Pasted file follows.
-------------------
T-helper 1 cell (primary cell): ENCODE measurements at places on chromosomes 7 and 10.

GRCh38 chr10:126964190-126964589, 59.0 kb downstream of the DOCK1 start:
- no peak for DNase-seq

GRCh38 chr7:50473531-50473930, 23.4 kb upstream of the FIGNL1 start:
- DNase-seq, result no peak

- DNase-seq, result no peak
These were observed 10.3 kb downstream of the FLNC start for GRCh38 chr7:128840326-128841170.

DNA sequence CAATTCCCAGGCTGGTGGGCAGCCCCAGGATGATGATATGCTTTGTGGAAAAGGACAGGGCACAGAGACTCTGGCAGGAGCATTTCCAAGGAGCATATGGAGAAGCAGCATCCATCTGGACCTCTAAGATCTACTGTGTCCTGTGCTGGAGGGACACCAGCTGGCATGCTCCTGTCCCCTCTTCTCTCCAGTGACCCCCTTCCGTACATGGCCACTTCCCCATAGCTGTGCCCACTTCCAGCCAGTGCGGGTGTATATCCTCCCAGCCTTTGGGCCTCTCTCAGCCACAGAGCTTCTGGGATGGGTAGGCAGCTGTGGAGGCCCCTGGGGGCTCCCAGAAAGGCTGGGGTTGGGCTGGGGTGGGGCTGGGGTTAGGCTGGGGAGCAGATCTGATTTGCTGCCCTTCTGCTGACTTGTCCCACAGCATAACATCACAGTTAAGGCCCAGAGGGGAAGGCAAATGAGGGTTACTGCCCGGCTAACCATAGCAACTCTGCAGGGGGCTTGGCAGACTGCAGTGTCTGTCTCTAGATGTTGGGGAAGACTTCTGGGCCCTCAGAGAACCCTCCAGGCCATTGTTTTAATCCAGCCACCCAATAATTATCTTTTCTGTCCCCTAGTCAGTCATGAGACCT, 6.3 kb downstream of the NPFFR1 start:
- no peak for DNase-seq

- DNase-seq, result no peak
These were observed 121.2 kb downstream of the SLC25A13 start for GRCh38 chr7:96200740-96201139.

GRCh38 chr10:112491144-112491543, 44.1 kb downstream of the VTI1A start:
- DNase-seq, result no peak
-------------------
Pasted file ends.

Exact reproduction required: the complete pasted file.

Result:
T-helper 1 cell (primary cell): ENCODE measurements at places on chromosomes 7 and 10.

GRCh38 chr10:126964190-126964589, 59.0 kb downstream of the DOCK1 start:
- no peak for DNase-seq

GRCh38 chr7:50473531-50473930, 23.4 kb upstream of the FIGNL1 start:
- DNase-seq, result no peak

- DNase-seq, result no peak
These were observed 10.3 kb downstream of the FLNC start for GRCh38 chr7:128840326-128841170.

DNA sequence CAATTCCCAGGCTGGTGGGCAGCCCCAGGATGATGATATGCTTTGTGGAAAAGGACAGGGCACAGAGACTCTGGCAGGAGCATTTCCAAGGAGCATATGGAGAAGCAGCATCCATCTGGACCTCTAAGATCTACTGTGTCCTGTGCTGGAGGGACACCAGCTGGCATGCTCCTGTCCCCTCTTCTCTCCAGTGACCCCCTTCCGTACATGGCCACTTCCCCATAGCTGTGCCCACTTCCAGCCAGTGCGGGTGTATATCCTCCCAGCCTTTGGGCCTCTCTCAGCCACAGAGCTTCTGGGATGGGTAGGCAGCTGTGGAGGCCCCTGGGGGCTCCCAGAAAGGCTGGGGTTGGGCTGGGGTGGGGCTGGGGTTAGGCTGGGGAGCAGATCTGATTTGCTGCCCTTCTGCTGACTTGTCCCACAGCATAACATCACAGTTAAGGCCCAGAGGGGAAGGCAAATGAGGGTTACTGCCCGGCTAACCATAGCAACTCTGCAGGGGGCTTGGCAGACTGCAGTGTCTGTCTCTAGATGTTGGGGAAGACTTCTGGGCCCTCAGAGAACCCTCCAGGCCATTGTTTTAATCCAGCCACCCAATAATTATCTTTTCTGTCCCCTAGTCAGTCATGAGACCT, 6.3 kb downstream of the NPFFR1 start:
- no peak for DNase-seq

- DNase-seq, result no peak
These were observed 121.2 kb downstream of the SLC25A13 start for GRCh38 chr7:96200740-96201139.

GRCh38 chr10:112491144-112491543, 44.1 kb downstream of the VTI1A start:
- DNase-seq, result no peak